Panagopoulos: “At the end of the day, it is very difficult to change voters’ pre-existing beliefs, and it would probably take a much more powerful speech than the one Romney delivered today.”
Romney, with a straight face, without a trace of irony: “Americans do not respect believers of convenience” … “Americans tire of those who would jettison their beliefs, even to gain the world” …
“This from a man who campaigned for governor of Democratic-leaning Massachusetts as a supporter of abortion rights, gay rights and gun control — only to switch sides on those and other issues in time for the GOP presidential race,” writes the estimable Ron Fournier for the Associated Press in a story titled Romney’s
Sweet Spot Weak Spot
The first thing he did as a presidential contender in January was sign the same no-tax pledge an aide dismissed as “government by gimmickry” during the 2002 campaign.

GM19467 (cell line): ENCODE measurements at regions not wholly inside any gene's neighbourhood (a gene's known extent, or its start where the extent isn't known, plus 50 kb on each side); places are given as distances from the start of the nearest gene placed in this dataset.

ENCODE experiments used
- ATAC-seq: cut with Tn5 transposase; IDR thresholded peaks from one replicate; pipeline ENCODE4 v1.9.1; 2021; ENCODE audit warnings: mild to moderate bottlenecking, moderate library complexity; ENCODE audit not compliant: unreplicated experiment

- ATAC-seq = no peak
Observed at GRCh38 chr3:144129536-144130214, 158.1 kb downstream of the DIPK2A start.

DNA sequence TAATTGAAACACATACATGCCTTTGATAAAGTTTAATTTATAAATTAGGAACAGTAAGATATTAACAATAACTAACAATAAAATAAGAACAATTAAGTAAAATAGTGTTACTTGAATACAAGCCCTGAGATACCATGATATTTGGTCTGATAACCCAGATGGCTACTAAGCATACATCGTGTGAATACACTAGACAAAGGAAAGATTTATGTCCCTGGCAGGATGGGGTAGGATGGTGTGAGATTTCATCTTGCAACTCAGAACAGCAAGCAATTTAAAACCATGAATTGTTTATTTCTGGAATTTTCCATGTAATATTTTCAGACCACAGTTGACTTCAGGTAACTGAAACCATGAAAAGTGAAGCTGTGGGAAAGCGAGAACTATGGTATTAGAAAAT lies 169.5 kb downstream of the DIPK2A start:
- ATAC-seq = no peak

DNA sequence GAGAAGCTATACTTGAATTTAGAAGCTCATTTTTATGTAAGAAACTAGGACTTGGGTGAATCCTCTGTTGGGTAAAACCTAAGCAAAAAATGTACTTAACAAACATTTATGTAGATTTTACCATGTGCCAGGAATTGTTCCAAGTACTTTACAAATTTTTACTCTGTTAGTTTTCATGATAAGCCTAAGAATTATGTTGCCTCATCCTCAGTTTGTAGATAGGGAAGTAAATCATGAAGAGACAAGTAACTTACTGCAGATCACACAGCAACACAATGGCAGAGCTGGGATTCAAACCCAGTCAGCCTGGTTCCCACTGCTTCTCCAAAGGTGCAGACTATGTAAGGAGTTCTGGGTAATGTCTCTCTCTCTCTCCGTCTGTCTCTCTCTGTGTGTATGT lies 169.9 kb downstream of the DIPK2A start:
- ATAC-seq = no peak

“The Romney strategy with the speech appeared to be to try to kill two birds with one stone — to placate voters who are apprehensive about him as a Mormon or as a flip-flopper,” said Costas Panagopoulos, a political scientist at Fordham University.
“But I am not convinced he was successful in doing either,” Panagopoulos said. “At the end of the day, it is very difficult to change voters’ pre-existing beliefs, and it would probably take a much more powerful speech than the one Romney delivered today.”
It also may take more speeches …
More speeches!? Will this nightmare ever end?